• Nine patients with pemphigus vulgaris were followed through periods of remission and exacerbation. All but one were at one time moribund and would almost certainly have died if corticotropin had not been available to them. All experienced remissions during which no corticotropin was needed, and all at one time or another had exacerbations that required greatly increased doses of corticotropin for control.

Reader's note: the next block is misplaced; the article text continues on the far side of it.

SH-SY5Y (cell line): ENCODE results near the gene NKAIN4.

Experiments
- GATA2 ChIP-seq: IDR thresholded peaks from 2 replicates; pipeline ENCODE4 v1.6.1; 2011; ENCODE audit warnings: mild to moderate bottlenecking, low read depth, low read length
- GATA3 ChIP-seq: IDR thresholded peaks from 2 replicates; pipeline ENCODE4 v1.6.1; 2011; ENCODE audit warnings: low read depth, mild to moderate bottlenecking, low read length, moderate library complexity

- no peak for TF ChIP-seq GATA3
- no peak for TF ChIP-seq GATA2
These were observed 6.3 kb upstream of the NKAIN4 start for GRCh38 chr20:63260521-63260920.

Corticotropin never failed to suppress the blister formation. Side-effects were minimal. Except during the remissions, which are infrequent, the dosage needed has been remarkably constant, so that the therapy can be continued on an outpatient basis for indefinite periods of time.
Stoughton RB. LONG-TERM MANAGEMENT OF PEMPHIGUS VULGARIS WITH CORTICOTROPIN (ACTH). JAMA. 1956;160(12):1011–1014. doi:10.1001/jama.1956.02960470007002
Customize your JAMA Network experience by selecting one or more topics from the list below.
Create a personal account or sign in to: